European Council President Donald Tusk, center, and German Chancellor Angela Merkel meet on the sidelines of an EU summit in Brussels, Thursday, June 20, 2019

European Council President Donald Tusk, center, and German Chancellor Angela Merkel meet on the sidelines of an EU summit in Brussels, Thursday, June 20, 2019 Kenzo Tribouillard, Pool Photo via AP

What the Iran Crisis Reveals About European Power

Without a rival currency, there is none.

Donald Trump is forcing Europe to confront its own weakness.

The U.S. president’s bellicose policy toward Iran has, until now, been met with an unusual unity of opposition from Europe’s big three powers, the U.K., France, and Germany, as well as from the European Union itself. And yet, despite their combined economic weight and presence on the world stage, Europe’s principal players have proved largely powerless to do anything in the face of raw American hegemony.

The brute reality, as things stand, is that Europe does not yet have the tools—or the will—to project its power. The euro cannot be a credible alternative to the dollar as a reserve currency until it is radically reformed, and without a credible reserve currency, Europe’s financial might cannot match that of the United States. Even more fundamentally, there remain deep divisions within Europe over whether it should even seek to be a power, with or without Britain.

For 15 months, following Trump’s May 2018 decision to pull the U.S. out of the Iran nuclear deal and subsequent decision to reimpose sanctions on the regime in Tehran, tensions have steadily grown between the U.S and Iran. Throughout this time, Europe has urged the U.S. back to the table in a bid to keep the 2015 agreement negotiated by the U.S., U.K., France, China, Russia, and Germany alive, but with little obvious success.

Whether they like it or not, the E3 will have to respond to the Trump administration’s imposition Monday of further sanctions on the Islamic Republic, including restrictions on its supreme leader, Ayatollah Ali Khamenei, and individuals close to him. Following the announcement, Steven Mnuchin, the U.S. Treasury secretary, said he also planned to designate Iranian Foreign Minister Javad Zarif, the country’s main interlocutor with the West, later this week. This not only ensures that the U.S. cuts off any avenue it has for negotiations with Tehran to ease tensions, but puts Europe’s efforts at keeping the nuclear deal alive in an ever more perilous position.(Iran, in its response Tuesday, called the sanctions “useless.”)

Europe’s warnings, public and private, about the dangers of escalation have been ignored; its decision to remain outside the new U.S. sanctions regime introduced by Trump in November has proved largely irrelevant. In the face of the continuing dominance of the U.S. financial system, underpinned by the global currency reserve, European power has melted away. The dollar remains king—and so does the U.S., regardless of the current presidential incumbent’s strained international standing.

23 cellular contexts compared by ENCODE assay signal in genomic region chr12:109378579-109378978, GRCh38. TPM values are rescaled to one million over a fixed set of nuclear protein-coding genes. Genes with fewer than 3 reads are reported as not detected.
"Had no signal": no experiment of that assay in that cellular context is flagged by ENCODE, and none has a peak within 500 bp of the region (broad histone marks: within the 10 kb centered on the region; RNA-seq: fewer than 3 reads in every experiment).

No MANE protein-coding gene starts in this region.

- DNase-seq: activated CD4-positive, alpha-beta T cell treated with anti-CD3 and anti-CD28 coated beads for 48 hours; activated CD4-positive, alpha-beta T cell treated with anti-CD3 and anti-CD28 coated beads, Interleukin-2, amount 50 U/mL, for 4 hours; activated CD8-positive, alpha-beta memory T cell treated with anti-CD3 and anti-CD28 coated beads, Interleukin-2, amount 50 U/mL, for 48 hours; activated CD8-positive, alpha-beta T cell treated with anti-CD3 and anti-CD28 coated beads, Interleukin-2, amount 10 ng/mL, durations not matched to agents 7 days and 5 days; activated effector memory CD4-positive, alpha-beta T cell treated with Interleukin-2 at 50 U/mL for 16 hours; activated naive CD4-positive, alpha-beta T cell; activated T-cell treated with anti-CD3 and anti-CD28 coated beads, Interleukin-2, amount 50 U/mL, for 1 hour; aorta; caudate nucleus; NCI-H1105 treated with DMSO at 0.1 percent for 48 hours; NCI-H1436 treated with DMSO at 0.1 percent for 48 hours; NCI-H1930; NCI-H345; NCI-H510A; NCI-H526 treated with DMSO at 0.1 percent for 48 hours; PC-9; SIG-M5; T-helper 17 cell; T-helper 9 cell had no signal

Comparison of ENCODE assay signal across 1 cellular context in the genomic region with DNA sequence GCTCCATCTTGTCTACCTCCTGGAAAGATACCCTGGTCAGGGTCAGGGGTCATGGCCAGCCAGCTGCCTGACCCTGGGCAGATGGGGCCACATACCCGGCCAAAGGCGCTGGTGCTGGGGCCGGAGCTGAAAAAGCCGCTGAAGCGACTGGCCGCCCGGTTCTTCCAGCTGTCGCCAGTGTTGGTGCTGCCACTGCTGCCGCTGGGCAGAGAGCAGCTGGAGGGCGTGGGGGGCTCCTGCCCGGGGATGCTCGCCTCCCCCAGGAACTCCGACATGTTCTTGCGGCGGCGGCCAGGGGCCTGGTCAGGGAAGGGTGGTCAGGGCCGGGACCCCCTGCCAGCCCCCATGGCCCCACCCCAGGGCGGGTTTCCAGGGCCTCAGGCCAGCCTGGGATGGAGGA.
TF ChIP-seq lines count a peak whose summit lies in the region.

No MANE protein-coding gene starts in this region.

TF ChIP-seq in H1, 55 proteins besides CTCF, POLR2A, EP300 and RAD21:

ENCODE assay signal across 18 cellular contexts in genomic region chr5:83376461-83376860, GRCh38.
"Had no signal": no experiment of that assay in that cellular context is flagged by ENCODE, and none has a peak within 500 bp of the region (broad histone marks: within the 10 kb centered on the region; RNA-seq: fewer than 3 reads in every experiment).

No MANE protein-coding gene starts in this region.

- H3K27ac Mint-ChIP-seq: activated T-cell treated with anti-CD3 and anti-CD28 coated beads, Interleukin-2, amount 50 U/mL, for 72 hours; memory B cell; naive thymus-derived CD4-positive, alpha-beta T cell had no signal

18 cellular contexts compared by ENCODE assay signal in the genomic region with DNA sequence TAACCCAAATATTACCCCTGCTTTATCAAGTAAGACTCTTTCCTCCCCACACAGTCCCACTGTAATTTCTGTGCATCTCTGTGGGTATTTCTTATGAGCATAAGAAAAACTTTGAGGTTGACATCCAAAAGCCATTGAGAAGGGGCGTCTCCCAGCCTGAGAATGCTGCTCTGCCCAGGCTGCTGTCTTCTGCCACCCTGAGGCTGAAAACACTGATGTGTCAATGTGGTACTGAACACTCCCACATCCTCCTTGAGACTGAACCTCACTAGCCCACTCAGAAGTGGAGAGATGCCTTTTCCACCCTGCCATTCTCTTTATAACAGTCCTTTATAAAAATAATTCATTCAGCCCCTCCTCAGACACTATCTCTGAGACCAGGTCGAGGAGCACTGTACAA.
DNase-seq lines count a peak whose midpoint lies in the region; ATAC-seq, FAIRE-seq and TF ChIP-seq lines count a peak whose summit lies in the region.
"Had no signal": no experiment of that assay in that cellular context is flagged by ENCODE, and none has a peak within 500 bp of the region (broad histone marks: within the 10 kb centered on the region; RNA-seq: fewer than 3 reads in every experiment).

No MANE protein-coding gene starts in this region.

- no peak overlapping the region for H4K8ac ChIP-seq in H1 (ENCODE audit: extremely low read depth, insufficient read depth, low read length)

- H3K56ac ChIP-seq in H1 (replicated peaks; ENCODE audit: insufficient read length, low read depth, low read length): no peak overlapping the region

“The U.S. position on Iran has shown that the EU’s security policy is controlled by the importance of the U.S. dollar to global trade,” Tom Tugendhat, the British member of Parliament and chair of the U.K. Parliament’s foreign-affairs committee, told me. “U.S. sanctions determine our policy, and unless there is a new global currency and banking system, it will remain so.”

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This reality, acknowledged in private by European diplomats, officials, and foreign-policy advisers, has all but eliminated European leverage in the crisis so far. But it is also—now—serving to shine fresh light on the internal divisions within the EU over its foreign policy and aspirations as it looks to its future following Britain’s 2016 vote to leave the bloc. The mounting crisis over Iran has revealed the fundamental tension at the heart of the EU and its vision for its future role in the world: Does it want to be a global power or not?

To rival U.S. economic power, Europe may need a rival currency—and a single monetary policy. But to develop such an alternative, the euro needs the kind of radical reform fiercely opposed in Berlin. Germany fears taking on the responsibility of the bloc’s debts, because of the varying economic strengths of the EU’s 19 members that use the currency. Berlin also is concerned that a true rival to the U.S. dollar would increase the euro’s value, hitting its own highly successful export-driven economic model. And to even begin to rival U.S. military power, Europe would need yet more radical reform of its structures and aspirations—a step just as controversial, particularly in Berlin.